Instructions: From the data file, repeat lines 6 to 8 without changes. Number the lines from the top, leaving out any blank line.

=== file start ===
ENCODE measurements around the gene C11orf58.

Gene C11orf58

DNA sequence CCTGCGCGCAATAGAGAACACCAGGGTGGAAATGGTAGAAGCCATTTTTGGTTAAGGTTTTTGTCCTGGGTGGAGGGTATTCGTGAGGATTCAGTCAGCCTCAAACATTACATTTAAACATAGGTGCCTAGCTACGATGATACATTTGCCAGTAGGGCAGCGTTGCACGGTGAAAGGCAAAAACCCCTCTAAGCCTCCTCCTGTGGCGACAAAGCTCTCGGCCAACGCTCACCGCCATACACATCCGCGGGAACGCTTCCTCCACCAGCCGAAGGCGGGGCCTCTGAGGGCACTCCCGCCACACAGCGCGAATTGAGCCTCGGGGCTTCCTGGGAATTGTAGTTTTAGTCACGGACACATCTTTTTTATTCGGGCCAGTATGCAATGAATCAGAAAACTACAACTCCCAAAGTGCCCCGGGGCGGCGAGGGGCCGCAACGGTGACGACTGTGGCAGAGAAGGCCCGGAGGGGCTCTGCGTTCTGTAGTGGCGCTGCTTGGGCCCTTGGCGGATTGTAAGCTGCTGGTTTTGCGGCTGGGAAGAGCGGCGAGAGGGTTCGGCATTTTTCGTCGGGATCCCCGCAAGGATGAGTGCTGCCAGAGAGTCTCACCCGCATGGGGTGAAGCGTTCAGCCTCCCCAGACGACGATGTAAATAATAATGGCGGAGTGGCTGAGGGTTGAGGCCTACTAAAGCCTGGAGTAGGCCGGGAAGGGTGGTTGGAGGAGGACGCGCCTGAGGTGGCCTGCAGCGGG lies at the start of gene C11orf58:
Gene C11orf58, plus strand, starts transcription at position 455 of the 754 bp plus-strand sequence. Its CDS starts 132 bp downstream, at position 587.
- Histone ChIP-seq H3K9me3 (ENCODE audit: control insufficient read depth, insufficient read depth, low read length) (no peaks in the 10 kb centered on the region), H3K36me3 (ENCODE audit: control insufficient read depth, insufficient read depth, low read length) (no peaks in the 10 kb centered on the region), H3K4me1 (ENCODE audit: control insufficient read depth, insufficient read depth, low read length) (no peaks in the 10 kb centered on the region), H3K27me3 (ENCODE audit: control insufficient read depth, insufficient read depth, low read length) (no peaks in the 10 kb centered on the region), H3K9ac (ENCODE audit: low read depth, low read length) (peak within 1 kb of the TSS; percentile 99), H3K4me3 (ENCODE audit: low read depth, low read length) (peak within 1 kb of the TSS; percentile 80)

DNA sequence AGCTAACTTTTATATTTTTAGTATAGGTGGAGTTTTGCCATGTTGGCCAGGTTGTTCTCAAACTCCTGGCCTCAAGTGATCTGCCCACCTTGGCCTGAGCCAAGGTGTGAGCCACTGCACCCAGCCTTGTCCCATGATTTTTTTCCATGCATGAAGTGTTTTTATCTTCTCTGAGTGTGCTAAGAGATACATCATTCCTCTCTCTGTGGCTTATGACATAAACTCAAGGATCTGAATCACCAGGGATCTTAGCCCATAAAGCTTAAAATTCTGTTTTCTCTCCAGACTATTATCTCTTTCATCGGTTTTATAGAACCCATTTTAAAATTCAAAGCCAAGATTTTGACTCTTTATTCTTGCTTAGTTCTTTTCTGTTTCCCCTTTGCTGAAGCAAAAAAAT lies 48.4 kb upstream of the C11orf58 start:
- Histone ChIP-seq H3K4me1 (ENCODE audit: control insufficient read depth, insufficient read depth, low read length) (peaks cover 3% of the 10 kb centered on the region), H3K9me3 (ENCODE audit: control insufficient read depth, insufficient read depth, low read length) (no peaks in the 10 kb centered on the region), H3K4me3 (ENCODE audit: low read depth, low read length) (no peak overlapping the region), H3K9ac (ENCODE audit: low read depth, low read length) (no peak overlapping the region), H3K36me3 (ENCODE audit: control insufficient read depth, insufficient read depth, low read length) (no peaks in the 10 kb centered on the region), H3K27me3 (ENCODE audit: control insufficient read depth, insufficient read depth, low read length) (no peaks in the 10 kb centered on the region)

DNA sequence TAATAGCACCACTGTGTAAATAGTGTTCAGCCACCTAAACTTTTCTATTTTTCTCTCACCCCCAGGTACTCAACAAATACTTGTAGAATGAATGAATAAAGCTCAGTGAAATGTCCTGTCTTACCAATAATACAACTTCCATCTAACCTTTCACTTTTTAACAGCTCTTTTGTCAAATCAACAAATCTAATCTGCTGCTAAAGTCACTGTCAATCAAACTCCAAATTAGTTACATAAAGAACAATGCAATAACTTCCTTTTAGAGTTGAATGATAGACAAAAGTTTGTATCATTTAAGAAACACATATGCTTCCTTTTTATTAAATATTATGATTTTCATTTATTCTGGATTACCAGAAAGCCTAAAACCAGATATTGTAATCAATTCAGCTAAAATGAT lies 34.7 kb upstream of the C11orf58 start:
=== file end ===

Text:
DNA sequence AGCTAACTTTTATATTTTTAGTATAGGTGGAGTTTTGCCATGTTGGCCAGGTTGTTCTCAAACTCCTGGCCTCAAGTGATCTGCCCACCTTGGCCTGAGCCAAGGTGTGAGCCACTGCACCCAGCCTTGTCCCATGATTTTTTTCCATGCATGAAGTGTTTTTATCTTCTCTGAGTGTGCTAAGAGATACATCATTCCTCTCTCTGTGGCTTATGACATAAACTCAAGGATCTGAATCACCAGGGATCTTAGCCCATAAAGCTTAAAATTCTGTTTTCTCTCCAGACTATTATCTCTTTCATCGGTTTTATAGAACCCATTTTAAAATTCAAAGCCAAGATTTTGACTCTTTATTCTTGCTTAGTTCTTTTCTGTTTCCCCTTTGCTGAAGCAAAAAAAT lies 48.4 kb upstream of the C11orf58 start:
- Histone ChIP-seq H3K4me1 (ENCODE audit: control insufficient read depth, insufficient read depth, low read length) (peaks cover 3% of the 10 kb centered on the region), H3K9me3 (ENCODE audit: control insufficient read depth, insufficient read depth, low read length) (no peaks in the 10 kb centered on the region), H3K4me3 (ENCODE audit: low read depth, low read length) (no peak overlapping the region), H3K9ac (ENCODE audit: low read depth, low read length) (no peak overlapping the region), H3K36me3 (ENCODE audit: control insufficient read depth, insufficient read depth, low read length) (no peaks in the 10 kb centered on the region), H3K27me3 (ENCODE audit: control insufficient read depth, insufficient read depth, low read length) (no peaks in the 10 kb centered on the region)

DNA sequence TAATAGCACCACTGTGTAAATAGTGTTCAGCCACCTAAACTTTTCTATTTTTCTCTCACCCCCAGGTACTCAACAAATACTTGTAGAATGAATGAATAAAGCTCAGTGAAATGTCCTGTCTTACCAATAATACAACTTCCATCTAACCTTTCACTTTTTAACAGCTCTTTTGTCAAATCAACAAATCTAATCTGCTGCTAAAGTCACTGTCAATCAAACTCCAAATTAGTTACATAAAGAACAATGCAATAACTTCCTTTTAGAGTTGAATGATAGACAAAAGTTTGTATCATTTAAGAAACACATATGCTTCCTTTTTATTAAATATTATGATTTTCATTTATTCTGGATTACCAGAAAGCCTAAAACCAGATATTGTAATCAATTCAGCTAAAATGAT lies 34.7 kb upstream of the C11orf58 start: